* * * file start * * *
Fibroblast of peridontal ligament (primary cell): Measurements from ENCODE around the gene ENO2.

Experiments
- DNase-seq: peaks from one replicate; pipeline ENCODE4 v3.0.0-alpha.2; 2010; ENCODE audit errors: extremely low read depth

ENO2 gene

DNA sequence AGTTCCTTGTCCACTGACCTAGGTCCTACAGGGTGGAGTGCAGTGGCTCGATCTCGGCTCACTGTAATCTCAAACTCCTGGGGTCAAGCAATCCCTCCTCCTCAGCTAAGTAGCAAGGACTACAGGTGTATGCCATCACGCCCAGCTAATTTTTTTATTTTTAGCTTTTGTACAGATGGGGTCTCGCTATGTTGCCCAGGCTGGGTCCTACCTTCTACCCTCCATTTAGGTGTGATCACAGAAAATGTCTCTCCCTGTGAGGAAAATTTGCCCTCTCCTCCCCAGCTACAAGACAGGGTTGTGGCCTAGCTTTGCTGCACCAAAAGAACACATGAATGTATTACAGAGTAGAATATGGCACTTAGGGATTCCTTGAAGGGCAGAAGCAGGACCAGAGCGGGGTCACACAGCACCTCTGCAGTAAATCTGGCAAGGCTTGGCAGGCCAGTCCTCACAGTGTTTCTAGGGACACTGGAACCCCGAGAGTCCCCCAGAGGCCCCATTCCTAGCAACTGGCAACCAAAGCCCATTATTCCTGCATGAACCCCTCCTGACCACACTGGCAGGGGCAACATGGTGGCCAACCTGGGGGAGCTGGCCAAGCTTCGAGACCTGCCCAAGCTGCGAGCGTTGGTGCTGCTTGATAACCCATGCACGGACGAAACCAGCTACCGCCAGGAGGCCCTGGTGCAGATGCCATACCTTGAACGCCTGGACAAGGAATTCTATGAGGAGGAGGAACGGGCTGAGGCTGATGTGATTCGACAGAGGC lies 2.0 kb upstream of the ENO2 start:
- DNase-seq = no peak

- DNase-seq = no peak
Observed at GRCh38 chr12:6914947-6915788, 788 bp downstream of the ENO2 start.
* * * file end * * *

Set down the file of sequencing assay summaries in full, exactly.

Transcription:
Fibroblast of peridontal ligament (primary cell): Measurements from ENCODE around the gene ENO2.

Experiments
- DNase-seq: peaks from one replicate; pipeline ENCODE4 v3.0.0-alpha.2; 2010; ENCODE audit errors: extremely low read depth

ENO2 gene

DNA sequence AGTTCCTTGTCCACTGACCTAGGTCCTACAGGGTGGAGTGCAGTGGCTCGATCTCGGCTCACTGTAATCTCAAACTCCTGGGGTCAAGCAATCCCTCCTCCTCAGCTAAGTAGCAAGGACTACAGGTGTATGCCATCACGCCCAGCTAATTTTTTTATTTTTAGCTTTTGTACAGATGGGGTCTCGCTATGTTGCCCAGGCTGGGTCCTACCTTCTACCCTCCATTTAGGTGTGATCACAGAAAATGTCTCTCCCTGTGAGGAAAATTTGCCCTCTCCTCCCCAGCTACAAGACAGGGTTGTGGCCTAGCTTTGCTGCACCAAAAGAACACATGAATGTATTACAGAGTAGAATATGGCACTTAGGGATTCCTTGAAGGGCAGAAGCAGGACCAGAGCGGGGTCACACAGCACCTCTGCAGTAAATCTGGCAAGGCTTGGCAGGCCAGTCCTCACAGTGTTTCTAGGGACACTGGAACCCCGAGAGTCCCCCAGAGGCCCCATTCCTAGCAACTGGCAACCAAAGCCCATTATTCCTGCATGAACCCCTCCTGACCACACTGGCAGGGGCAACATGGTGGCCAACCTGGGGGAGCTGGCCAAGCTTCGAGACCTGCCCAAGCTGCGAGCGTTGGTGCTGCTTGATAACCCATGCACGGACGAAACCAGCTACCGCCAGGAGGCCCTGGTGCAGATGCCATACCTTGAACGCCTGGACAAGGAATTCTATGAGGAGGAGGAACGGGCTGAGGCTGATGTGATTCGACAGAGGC lies 2.0 kb upstream of the ENO2 start:
- DNase-seq = no peak

- DNase-seq = no peak
Observed at GRCh38 chr12:6914947-6915788, 788 bp downstream of the ENO2 start.